Book Image

Hands-On Chatbot Development with Alexa Skills and Amazon Lex

By : Sam Williams
Book Image

Hands-On Chatbot Development with Alexa Skills and Amazon Lex

By: Sam Williams

Overview of this book

Have you ever wondered how Alexa apps are made, how voice-enabled technologies work, or how chatbots function? And why tech giants such as Amazon and Google are investing in voice technologies? A better question is: why should I start developing on these platforms? Hands-On Chatbot Development with Alexa Skills and Amazon Lex covers all features of the Alexa Skills kit with real-world examples that help you develop skills to integrate Echo and chatbots into Facebook, Slack, and Twilio with the Amazon Lex platform. The book starts with teaching you how to set up your local environment and AWS CLI so that you can automate the process of uploading AWS Lambda from your local machine. You will then learn to develop Alexa Skills and Lex chatbots using Lambda functions to control functionality. Once you’ve come to grips with this, you will learn to create increasingly complex chatbots, integrate Amazon S3, and change the way Alexa talks to the user. In the concluding chapters, we shift our focus to Amazon Lex and messaging chatbots. We will explore Alexa, learn about DynamoDB databases, and add cards to user conversations. By the end of this book, you will have explored a full set of technologies that will enable you to create your own voice and messaging chatbots using Amazon.
Table of Contents (13 chapters)

What this book covers

Chapter 1, Understanding Chatbots, starts by explaining the concepts involved in building a conversational interface. We will learn how to start with an example user conversation and build flow diagrams to visualize the path that the user takes with the chatbot. The chapter will then discuss the types of chatbots and will introduce us to voice skills for Amazon Alexa and text-based chatbots for Amazon Lex.

Chapter 2, Getting Started with AWS and Amazon CLI, teaches us about AWS Lambdas and how these serverless functions can be built and tested in the browser. After building our first Lambda, we discuss three different ways to build and deploy them, comparing the merits and limits of each. To create the most powerful development environment possible, we use aws-cli to build a script that allows us to deploy Lambdas from our local development environment.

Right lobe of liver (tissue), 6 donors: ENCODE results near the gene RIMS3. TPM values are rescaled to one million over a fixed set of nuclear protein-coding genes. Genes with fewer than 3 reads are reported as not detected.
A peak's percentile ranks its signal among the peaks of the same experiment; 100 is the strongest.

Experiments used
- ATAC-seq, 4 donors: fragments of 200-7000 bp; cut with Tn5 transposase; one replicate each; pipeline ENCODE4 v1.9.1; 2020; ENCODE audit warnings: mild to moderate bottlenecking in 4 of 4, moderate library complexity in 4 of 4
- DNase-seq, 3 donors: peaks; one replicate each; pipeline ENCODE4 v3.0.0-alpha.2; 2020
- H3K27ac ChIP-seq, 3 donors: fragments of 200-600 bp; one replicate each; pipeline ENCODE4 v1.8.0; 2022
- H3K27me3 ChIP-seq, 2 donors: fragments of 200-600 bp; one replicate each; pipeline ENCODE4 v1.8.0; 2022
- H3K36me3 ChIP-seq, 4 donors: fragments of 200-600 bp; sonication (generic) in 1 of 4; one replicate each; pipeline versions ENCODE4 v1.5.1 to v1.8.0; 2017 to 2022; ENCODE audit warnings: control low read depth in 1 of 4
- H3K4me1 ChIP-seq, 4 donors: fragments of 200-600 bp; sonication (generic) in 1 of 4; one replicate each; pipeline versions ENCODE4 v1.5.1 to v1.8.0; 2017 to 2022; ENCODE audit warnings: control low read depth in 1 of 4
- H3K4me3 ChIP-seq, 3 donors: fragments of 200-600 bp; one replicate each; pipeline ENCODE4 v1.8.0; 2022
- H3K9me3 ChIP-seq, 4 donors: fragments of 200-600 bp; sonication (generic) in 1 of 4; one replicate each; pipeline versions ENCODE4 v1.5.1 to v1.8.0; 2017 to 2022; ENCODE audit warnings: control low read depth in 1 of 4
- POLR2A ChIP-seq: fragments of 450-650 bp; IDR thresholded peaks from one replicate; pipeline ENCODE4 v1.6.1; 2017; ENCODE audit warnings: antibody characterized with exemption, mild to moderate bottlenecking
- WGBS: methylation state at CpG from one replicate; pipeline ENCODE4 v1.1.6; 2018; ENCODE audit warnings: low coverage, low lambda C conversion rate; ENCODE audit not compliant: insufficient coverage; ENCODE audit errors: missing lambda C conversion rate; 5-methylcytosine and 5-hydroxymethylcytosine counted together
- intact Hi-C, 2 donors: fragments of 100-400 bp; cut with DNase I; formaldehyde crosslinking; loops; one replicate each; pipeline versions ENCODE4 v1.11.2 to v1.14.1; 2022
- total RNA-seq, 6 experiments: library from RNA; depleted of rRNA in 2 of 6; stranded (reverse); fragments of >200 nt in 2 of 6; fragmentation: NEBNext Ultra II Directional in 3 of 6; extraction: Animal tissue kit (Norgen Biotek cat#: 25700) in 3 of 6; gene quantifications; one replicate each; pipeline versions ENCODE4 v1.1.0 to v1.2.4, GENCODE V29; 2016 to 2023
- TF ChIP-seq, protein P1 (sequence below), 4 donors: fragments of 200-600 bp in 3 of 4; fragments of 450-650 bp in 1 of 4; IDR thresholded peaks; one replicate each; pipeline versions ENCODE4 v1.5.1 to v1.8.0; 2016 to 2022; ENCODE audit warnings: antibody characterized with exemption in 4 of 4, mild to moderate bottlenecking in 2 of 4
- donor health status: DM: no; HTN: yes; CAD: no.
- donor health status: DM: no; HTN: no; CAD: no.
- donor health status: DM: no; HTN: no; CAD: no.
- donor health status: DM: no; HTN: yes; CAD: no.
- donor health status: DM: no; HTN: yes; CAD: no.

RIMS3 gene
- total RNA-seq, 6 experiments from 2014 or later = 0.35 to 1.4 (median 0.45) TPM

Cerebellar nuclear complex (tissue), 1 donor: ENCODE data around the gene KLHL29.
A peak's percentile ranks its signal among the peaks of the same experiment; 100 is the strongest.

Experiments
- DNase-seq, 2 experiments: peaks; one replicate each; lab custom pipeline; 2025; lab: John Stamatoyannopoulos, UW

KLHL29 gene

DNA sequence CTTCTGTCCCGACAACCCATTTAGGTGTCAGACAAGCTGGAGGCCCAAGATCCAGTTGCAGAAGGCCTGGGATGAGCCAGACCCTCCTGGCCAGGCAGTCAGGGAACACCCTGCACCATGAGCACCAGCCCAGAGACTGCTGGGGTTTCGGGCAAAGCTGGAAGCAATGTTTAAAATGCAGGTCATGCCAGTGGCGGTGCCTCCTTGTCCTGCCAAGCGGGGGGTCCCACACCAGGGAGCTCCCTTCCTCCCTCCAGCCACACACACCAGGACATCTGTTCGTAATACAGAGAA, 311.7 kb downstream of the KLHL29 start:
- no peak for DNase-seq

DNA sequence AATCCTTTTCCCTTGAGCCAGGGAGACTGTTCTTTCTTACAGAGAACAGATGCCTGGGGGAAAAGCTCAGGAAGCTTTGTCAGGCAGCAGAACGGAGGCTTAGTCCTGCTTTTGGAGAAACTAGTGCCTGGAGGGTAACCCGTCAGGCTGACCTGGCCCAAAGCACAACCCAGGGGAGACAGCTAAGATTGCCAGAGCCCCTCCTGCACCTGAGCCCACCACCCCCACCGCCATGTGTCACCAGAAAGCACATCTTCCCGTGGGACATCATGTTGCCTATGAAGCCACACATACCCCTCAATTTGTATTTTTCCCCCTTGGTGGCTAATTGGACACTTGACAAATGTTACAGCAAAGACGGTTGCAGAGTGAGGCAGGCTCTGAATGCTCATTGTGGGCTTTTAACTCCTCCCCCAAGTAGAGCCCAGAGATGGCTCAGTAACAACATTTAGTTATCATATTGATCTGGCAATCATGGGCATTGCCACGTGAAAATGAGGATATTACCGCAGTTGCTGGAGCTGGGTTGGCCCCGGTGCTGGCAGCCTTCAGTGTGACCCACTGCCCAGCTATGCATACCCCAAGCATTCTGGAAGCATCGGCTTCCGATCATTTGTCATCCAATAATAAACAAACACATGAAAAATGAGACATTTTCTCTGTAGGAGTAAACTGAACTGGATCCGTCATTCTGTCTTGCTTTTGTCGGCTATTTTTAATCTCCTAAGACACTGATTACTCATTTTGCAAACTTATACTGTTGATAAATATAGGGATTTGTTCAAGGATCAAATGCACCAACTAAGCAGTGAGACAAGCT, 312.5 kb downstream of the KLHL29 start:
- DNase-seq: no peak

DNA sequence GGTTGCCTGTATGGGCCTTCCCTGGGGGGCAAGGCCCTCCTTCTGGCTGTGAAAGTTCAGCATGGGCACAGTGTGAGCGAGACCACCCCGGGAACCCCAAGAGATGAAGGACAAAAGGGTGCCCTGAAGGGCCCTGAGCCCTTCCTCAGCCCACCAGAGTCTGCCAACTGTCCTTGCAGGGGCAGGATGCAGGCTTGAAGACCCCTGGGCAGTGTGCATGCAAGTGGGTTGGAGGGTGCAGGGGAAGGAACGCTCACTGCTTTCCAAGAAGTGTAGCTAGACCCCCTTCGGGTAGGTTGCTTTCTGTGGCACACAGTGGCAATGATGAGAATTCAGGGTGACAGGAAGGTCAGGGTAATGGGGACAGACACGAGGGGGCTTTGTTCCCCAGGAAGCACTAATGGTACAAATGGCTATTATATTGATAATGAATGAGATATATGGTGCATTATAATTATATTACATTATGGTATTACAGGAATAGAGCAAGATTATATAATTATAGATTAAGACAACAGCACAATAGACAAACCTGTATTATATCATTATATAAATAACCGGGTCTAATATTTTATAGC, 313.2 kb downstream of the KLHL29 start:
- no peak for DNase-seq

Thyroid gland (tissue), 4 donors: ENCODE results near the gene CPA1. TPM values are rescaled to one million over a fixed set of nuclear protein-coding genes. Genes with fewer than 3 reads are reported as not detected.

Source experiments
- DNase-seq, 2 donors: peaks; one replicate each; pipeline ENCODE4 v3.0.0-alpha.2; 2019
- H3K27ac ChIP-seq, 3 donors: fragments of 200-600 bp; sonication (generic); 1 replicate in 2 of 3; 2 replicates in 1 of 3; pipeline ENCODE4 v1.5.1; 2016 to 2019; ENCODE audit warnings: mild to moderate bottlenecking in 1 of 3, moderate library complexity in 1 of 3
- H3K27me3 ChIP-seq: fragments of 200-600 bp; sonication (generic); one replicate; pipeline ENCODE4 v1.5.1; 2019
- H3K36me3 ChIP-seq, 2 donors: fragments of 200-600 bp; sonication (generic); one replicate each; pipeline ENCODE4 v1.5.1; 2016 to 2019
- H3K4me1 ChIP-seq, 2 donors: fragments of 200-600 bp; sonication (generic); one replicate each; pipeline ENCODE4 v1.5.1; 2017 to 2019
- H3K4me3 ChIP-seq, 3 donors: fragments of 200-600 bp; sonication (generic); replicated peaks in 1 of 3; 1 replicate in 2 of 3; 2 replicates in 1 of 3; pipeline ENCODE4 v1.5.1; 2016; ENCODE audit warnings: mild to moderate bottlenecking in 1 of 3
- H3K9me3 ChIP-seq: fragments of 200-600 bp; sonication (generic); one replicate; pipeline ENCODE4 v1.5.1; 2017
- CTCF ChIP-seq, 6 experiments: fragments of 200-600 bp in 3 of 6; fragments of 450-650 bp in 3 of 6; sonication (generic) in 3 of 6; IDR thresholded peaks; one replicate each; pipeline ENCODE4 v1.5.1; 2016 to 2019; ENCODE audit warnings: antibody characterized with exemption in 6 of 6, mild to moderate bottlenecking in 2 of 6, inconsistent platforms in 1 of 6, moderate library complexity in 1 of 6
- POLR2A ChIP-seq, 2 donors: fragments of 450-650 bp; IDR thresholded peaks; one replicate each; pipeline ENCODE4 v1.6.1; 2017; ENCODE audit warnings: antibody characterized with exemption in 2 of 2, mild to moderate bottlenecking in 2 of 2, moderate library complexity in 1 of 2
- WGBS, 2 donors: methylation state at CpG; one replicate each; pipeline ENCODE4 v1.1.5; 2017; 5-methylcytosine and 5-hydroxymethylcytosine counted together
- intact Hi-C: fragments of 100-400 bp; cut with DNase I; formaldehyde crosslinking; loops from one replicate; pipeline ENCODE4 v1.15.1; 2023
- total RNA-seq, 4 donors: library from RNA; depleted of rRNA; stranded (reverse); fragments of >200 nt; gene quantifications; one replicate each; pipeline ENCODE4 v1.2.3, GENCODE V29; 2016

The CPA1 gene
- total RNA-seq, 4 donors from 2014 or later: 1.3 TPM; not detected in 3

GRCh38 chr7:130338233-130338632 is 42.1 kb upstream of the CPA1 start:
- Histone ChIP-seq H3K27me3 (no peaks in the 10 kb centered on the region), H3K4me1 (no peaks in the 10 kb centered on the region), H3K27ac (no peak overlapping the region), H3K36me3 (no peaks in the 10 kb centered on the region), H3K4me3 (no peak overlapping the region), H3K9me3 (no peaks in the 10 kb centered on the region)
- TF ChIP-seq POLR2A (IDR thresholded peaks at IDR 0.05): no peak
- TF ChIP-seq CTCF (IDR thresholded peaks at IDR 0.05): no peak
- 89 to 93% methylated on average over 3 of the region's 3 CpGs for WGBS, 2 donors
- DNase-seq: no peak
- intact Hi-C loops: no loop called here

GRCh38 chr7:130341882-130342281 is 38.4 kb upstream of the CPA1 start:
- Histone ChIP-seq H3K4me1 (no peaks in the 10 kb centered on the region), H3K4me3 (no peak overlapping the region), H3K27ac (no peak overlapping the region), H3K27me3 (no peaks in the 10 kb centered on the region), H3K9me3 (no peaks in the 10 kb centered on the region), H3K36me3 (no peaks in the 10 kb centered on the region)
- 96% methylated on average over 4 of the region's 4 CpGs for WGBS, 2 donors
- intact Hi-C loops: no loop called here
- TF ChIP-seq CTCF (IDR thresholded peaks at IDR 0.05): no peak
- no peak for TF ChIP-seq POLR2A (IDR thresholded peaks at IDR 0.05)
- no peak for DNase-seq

Chapter 3, Creating Your First Alexa Skill, introduces us to the Alexa Skills Kit and has us build our first Alexa Skill. We learn about how to build a Lambda to handle our users' requests and return the response that we want to send to the user. To create a more realistic situation, we create a skill that suggests a car for the user, based on a series of questions. We use the flow design process discussed in Chapter 1, Understanding Chatbots, to map out our users' interactions with our skill before creating the intents. The Lambdas that we use also increase in complexity with slot eliciting and with the inclusion of data that is stored in S3.

Chapter 4, Connecting Your Alexa Skills to External APIs, takes our Alexa skills to a new level of functionality by accessing external APIs. API access can provide massive amounts of functionality to your chatbots, but it needs to be done correctly. We'll learn about two of the best ways to handle errors and use them to build a weather skill.

Chapter 5, Building Your First Amazon Lex Chatbot, moves the focus onto Amazon Lex chatbots. The concepts and components are similar to those we used to build our Alexa skills, so we only need a quick refresher before building our first Lex chatbot. While Lex and Alexa are similar, we quickly see how there are some key differences in the way that the intents are handled. To create a more realistic project, we build an FAQ chatbot. This Lex chatbot takes advantage of the intent handling by triggering one of three Lambdas, based on the intent that was hit. These Lambdas access the responses from S3 and reply using a LexResponses class, which we will build.

Chapter 6, Connecting a Lex Bot to DynamoDB, introduces us to DynamoDB databases and how we can use them to store information about the users' interactions. We use this to build ourselves a shopping chatbot that stores a user's cart, even allowing them to save their cart for later. The complexity of the flows for this chatbot is a lot closer to what you would expect from a real project, and that is reflected in the amount of code.

Chapter 7, Publishing Your Chatbot to Facebook, Slack, Twilio, and HTTP, teaches us how we can publish our chatbots and integrate them into platforms, including Facebook and Slack. We use Amazon Lex's built-in integration tools to make this process as easy as possible. Next, we build an API endpoint, using API Gateway and Lambdas, so that we can develop integrations for other services. We use this API ourselves to create our own front-end interface, which we could integrate into other websites.

Chapter 8, Improving User Experience for Your Bots, discusses a few ways to make the experiences of your users more enjoyable. This covers creating and sending cards in Lex conversations and using search query slot types in Alexa skills. Cards provide the user with a much more visual interaction, while search query slots allow a user to search for a much wider range of values that we could allow with a custom or built-in slot type.

Chapter 9, Review and Continued Development, gives us a few pointers on the directions we can go to continue developing our chatbot skills. There are separate pieces of advice for people who prefer Alexa, and those who want to pursue more Lex skills, as well as a set of skills that will improve your abilities with both chatbot platforms. After this, we discuss the future of chatbots, where they are going, and what needs to happen before they become truly integrated into our daily lives.